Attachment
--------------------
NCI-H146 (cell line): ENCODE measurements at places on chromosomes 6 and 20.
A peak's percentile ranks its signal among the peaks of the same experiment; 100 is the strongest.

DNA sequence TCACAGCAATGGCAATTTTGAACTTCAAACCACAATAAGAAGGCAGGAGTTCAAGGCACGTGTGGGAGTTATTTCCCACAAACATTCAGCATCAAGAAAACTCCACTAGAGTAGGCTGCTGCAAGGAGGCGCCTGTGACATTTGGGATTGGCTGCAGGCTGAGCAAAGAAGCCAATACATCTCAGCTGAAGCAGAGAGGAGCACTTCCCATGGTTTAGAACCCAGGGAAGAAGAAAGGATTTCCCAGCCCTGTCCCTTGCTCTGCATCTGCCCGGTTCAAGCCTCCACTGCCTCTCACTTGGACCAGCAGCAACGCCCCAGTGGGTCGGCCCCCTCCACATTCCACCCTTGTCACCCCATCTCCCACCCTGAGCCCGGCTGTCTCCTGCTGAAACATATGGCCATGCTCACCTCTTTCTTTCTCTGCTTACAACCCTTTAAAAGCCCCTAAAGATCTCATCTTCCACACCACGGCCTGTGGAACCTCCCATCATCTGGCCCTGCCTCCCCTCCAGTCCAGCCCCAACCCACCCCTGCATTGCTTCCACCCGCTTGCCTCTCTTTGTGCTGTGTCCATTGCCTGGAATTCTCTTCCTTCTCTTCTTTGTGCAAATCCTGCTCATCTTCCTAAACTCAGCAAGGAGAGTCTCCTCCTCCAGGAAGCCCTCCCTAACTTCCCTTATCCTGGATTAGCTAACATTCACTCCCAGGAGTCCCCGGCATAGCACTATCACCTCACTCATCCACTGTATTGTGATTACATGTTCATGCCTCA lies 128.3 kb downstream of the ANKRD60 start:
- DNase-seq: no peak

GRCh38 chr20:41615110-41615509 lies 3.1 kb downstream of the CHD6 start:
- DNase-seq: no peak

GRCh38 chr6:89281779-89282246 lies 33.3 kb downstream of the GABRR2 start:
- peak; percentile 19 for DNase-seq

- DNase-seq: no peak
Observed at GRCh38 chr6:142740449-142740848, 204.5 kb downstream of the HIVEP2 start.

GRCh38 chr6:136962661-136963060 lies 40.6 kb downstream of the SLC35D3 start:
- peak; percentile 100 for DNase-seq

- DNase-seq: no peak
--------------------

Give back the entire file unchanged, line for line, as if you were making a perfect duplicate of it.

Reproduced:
NCI-H146 (cell line): ENCODE measurements at places on chromosomes 6 and 20.
A peak's percentile ranks its signal among the peaks of the same experiment; 100 is the strongest.

DNA sequence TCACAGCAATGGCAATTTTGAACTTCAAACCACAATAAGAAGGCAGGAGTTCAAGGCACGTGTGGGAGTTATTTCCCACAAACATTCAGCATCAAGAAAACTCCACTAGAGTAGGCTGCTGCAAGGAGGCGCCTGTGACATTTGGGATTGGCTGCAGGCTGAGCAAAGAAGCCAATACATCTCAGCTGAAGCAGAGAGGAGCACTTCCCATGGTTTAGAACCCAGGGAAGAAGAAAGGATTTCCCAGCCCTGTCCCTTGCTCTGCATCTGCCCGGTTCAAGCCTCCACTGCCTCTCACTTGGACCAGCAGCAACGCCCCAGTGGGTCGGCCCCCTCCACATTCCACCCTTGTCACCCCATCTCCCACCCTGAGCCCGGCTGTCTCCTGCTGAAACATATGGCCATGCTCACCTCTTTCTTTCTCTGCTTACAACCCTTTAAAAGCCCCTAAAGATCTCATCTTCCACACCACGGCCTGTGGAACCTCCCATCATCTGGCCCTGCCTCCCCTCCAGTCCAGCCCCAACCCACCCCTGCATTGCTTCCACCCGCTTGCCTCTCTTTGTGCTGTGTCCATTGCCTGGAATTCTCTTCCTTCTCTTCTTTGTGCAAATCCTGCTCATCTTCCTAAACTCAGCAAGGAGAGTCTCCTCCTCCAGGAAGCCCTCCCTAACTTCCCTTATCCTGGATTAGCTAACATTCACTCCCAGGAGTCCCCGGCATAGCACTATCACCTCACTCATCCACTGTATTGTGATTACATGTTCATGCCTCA lies 128.3 kb downstream of the ANKRD60 start:
- DNase-seq: no peak

GRCh38 chr20:41615110-41615509 lies 3.1 kb downstream of the CHD6 start:
- DNase-seq: no peak

GRCh38 chr6:89281779-89282246 lies 33.3 kb downstream of the GABRR2 start:
- peak; percentile 19 for DNase-seq

- DNase-seq: no peak
Observed at GRCh38 chr6:142740449-142740848, 204.5 kb downstream of the HIVEP2 start.

GRCh38 chr6:136962661-136963060 lies 40.6 kb downstream of the SLC35D3 start:
- peak; percentile 100 for DNase-seq

- DNase-seq: no peak